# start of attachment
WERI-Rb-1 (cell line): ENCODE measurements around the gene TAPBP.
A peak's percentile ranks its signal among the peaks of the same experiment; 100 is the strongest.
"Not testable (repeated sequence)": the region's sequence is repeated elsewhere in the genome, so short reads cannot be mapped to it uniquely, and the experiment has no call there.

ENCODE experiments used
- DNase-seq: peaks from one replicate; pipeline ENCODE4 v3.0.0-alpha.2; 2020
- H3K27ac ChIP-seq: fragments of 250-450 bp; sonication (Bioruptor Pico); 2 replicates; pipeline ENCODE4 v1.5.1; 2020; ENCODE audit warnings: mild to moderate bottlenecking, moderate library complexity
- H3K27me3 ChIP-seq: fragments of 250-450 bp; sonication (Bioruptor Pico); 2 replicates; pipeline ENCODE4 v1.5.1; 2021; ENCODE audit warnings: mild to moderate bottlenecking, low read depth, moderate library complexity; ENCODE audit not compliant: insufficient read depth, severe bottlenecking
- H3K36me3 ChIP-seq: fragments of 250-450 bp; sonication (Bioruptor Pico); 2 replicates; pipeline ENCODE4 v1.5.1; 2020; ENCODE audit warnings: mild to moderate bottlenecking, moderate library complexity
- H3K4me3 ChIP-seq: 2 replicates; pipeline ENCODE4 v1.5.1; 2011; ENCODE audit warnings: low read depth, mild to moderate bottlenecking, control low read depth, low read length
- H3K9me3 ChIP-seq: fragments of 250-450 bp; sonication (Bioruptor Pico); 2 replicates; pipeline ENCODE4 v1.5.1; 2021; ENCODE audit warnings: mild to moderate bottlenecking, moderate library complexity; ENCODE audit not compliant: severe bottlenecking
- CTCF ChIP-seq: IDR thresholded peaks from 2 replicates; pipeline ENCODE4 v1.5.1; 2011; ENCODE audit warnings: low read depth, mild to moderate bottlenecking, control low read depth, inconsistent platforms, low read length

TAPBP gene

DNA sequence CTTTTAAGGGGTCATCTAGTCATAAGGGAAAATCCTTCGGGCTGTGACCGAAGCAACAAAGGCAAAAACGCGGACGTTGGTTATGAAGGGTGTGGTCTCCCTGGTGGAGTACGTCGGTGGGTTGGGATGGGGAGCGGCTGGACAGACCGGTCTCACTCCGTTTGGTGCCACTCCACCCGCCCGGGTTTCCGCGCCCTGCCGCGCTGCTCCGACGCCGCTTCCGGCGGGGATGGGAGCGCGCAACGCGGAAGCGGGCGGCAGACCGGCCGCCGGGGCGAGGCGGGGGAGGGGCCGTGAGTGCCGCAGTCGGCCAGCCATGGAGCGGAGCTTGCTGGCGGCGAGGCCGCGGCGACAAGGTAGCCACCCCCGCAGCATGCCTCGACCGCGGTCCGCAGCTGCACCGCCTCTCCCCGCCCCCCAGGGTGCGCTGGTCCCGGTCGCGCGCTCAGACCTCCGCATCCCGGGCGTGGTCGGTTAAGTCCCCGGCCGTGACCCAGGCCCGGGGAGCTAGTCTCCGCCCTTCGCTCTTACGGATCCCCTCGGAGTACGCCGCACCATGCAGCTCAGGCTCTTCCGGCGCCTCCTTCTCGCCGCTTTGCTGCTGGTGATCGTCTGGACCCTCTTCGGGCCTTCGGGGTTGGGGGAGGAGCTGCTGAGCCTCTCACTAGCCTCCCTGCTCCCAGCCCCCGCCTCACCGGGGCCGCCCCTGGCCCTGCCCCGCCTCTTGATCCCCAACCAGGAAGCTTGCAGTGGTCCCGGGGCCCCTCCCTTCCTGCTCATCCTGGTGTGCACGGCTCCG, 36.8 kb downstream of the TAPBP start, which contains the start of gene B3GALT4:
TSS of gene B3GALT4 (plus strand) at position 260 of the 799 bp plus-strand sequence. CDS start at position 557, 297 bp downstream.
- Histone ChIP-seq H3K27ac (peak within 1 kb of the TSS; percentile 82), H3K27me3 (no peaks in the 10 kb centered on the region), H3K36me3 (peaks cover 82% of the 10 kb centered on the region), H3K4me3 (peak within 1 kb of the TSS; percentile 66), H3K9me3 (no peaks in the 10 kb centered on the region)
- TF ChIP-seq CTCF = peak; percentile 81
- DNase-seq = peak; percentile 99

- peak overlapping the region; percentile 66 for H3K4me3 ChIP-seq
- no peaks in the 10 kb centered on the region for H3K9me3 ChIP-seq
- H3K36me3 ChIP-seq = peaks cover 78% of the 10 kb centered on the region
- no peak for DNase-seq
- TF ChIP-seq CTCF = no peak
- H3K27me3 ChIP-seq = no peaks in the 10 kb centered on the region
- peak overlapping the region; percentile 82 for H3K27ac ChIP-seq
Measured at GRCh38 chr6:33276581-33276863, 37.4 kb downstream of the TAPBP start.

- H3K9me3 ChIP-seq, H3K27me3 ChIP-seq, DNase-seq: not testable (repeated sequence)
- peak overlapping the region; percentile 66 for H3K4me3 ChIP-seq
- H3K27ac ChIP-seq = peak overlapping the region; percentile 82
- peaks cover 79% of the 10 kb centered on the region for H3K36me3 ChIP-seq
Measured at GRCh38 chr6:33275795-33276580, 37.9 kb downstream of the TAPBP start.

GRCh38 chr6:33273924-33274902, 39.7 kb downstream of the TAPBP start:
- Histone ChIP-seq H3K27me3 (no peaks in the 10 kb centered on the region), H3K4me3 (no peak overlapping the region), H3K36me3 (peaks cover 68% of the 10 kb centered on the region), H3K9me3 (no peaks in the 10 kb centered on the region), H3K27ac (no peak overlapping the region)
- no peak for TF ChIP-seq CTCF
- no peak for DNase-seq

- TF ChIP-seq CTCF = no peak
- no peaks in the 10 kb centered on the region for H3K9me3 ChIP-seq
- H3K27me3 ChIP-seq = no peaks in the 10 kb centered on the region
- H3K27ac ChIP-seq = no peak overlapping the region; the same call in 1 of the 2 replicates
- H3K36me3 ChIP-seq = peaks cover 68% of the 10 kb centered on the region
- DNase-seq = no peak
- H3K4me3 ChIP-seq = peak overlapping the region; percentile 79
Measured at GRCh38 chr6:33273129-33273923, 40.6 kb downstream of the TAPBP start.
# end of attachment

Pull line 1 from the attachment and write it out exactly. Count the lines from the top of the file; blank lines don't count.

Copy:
WERI-Rb-1 (cell line): ENCODE measurements around the gene TAPBP.